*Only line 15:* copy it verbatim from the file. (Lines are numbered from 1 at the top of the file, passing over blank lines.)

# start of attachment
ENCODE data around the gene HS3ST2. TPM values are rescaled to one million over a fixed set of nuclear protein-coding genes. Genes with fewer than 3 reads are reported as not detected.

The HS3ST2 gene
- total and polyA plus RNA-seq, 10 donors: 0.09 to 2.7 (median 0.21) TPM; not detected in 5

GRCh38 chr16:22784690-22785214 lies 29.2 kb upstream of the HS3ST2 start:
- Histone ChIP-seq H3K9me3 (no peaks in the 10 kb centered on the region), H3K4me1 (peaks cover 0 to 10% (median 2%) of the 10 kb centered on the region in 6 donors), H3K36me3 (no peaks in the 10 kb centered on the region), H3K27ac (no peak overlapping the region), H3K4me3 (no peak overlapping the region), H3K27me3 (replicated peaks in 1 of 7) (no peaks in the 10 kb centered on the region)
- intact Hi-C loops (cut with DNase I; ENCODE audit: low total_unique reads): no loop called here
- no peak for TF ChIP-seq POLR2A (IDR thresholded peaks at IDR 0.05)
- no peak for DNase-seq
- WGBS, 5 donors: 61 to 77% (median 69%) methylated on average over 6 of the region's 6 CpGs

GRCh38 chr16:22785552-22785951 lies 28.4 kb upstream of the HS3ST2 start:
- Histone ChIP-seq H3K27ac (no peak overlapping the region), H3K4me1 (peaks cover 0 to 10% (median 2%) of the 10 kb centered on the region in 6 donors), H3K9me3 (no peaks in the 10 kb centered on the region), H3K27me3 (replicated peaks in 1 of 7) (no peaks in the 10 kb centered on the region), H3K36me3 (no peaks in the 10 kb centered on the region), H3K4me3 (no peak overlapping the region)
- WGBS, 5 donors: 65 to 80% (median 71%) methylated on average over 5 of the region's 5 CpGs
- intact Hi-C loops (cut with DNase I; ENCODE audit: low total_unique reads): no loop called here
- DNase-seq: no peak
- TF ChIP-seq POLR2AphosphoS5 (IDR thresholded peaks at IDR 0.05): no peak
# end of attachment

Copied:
- TF ChIP-seq POLR2AphosphoS5 (IDR thresholded peaks at IDR 0.05): no peak